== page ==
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Two months ago, it was all coming up roses for Hirofumi Yoshimura. The Osaka governor was praised nationwide for responding to the coronavirus with a set of easy-to-understand local numerical standards for whether to request that prefectural facilities and businesses close or reduce operating hours.

For a while, the “Osaka model,” as he dubbed it, kept infection rates low. But as was the case elsewhere, infections began rising in July. By the beginning of this month, daily cases in Osaka climbed to over 200 a day, record highs. Suddenly, Yoshimura looked less like King Midas, whose touch turned everything to gold, and more like just another politician made of fool’s gold.

It is possible the infection spike is temporary and will soon recede. But its rise now creates problems Yoshimura didn’t have in June, problems that will have to be dealt with this autumn regardless of the infection rate trajectory.

The most pressing issue is whether to go ahead with the Nov. 1 referendum on merging Osaka into four semiautonomous wards. This is Yoshimura’s key political goal. Failure to get it passed could mean the end of his career as governor.

A few months ago, this date wasn’t a big issue, as coronavirus levels were decreasing. But now, more Osakans are asking whether it should be postponed until after the crisis has passed, not only in order to ensure safety but also to allow more time to gauge how bad the local economic damage will be, and decide whether public money might better be spent on health issues raised by the virus.

Komeito, which works with Yoshimura’s Osaka Ishin no Kai (One Osaka) political group, has put the decision on the governor’s shoulders, saying that unless the prefectural threat level is raised to red (it's currently at yellow), the referendum should go ahead.

That’s a deft move by Komeito. Their Osaka chapter has never been wild about Ishin’s merger plan but is going along with a referendum for its own reasons. They have forced Yoshimura, and his party, to ask themselves just how badly they want it.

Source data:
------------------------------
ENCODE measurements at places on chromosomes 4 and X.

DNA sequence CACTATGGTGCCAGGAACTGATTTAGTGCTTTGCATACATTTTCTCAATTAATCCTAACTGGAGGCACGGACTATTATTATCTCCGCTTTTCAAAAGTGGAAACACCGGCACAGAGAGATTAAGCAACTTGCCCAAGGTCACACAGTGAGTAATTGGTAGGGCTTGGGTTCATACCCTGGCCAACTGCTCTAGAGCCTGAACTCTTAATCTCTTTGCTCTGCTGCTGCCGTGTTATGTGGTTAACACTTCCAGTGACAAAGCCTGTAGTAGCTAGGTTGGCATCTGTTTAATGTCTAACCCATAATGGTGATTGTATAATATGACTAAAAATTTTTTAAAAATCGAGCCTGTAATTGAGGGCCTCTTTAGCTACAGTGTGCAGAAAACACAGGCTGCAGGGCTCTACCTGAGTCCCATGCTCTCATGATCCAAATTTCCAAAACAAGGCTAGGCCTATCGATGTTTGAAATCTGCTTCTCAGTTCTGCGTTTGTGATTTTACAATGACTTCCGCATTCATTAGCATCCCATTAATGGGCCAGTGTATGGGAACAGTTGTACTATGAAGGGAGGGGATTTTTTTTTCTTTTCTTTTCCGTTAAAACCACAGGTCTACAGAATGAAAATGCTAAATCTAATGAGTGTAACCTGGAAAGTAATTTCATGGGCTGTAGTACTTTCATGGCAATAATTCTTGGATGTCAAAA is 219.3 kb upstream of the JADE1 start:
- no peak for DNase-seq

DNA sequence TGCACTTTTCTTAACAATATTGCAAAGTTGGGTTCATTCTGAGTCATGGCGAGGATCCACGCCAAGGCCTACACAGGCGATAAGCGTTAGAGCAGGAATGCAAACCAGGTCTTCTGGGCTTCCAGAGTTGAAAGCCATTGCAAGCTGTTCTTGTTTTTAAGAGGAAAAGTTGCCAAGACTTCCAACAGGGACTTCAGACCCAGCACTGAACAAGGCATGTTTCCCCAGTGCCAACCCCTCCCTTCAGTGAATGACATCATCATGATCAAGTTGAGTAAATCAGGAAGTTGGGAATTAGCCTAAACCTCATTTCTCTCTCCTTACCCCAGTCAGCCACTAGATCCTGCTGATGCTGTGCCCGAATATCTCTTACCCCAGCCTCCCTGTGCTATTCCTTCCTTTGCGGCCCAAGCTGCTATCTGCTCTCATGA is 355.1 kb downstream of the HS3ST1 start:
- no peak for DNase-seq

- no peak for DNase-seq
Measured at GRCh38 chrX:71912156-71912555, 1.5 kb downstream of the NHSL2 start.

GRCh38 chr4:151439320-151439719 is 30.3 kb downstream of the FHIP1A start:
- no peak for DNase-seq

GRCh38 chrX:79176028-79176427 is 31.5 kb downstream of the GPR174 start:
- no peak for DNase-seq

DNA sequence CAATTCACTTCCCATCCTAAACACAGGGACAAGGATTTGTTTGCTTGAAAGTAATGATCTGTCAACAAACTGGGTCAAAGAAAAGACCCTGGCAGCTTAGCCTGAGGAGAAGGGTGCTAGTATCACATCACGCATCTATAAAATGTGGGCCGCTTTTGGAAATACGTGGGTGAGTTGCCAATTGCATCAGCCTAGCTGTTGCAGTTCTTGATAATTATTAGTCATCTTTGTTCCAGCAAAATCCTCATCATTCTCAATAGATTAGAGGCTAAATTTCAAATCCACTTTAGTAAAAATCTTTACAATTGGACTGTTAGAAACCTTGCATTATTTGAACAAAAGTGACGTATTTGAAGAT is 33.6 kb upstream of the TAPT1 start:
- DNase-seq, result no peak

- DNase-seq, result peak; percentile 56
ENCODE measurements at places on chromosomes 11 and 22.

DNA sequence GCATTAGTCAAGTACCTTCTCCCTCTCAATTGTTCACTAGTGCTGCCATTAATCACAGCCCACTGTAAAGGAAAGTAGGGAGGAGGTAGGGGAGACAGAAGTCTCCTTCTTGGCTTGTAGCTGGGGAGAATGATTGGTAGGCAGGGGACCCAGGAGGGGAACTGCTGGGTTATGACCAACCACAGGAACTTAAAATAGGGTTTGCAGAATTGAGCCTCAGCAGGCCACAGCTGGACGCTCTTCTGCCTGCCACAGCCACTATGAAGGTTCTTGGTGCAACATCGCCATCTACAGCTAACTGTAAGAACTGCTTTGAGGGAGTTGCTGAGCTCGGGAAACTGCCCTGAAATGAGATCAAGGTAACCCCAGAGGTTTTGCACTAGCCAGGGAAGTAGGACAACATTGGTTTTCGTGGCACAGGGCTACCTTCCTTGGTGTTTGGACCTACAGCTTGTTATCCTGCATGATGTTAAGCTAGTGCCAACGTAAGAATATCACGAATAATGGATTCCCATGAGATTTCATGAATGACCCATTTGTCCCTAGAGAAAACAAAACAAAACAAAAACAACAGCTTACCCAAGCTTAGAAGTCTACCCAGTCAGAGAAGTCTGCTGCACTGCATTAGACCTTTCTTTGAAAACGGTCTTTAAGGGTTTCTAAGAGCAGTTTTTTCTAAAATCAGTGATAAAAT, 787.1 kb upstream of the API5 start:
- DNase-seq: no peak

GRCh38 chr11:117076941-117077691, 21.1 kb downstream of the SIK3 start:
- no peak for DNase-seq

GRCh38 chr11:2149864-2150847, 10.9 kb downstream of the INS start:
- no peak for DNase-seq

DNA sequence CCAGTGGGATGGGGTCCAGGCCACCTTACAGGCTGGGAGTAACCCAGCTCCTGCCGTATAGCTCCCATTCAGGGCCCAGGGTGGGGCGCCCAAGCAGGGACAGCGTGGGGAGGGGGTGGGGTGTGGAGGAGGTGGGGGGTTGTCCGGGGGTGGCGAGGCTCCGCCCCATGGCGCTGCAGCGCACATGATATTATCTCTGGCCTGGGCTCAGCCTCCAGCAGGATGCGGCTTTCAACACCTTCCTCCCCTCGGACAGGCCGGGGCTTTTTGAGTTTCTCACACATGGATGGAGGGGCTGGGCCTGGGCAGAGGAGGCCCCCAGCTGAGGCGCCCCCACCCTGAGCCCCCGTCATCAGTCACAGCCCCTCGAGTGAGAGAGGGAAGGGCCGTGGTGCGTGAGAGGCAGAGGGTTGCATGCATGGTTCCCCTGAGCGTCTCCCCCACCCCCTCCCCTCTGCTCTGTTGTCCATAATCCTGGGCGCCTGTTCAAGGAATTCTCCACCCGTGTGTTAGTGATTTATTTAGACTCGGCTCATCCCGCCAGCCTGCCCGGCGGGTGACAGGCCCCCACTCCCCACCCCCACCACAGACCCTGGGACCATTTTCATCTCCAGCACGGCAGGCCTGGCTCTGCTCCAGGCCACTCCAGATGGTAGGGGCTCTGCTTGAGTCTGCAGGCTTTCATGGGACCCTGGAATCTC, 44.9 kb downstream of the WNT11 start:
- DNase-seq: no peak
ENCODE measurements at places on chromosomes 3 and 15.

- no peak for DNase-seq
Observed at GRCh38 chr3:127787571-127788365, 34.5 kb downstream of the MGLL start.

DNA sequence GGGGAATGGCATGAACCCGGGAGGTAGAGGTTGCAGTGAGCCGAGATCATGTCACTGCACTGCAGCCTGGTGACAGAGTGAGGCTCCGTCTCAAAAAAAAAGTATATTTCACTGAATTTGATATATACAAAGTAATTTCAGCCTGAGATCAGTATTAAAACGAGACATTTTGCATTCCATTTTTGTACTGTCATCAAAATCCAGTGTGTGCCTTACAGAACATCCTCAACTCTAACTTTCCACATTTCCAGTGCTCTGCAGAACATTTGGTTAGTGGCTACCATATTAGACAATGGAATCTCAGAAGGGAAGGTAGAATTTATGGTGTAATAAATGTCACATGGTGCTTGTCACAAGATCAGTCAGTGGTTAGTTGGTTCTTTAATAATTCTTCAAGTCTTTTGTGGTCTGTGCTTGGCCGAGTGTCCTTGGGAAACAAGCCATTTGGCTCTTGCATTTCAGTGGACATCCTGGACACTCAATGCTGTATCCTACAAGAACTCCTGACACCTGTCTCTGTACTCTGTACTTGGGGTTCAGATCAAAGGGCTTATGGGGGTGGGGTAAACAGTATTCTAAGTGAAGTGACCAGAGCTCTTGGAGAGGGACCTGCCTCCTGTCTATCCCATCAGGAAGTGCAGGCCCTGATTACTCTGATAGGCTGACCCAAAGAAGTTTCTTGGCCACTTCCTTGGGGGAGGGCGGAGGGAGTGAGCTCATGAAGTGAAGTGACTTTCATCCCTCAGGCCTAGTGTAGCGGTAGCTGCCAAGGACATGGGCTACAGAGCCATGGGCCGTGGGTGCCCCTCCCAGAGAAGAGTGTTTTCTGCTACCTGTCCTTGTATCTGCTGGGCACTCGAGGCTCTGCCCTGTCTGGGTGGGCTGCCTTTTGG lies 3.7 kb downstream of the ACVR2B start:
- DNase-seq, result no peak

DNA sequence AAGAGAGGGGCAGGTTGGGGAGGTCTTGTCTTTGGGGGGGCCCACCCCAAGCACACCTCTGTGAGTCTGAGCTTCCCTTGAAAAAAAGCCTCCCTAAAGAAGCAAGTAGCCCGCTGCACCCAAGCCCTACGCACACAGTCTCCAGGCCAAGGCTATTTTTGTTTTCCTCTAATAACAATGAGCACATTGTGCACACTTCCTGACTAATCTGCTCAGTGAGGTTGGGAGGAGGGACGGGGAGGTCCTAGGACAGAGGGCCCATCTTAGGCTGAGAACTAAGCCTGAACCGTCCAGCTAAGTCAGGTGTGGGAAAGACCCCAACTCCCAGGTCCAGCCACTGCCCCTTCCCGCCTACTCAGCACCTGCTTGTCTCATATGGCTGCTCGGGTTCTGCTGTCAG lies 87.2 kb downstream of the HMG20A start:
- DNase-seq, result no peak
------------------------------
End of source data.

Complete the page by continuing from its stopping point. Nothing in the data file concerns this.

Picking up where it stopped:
If Yoshimura raises the threat level to red, businesses face closure requests again and local tax money will have to be spent on financial assistance. The number of infections might decrease at a faster rate. But Komeito would have the excuse it needs to call for postponing the referendum.

If Yoshimura doesn’t raise the level to red and sticks with the Nov. 1 referendum, he risks continued high infection rates. That could lead to angry, worried voters, resulting in a low turnout that goes against the merger plan.

Yoshimura is well aware of what could happen. This may be why Osaka remains stopped on a yellow light, so to speak. The governor’s strategy looks to keep the threat level on yellow as long as he can while increasing the amount and variety of advice on voluntary precautions, regardless of how scientifically effective they might be.

This might explain why Yoshimura, in a bizarre, surprising move, talked about gargling with diluted povidone-iodine four times a day, citing very limited data, as a way to reduce the number of those who test positive for the virus.

He was roundly criticized from many quarters and forced to admit afterward it was neither a preventive measure nor a treatment for the coronavirus. But suggesting such a measure indicates he’s more nervous than he was back in June about controlling the virus, and perhaps even more concerned about how Osaka will react if businesses are asked to close.

View from Osaka is a monthly column that examines the latest news from a Kansai perspective.

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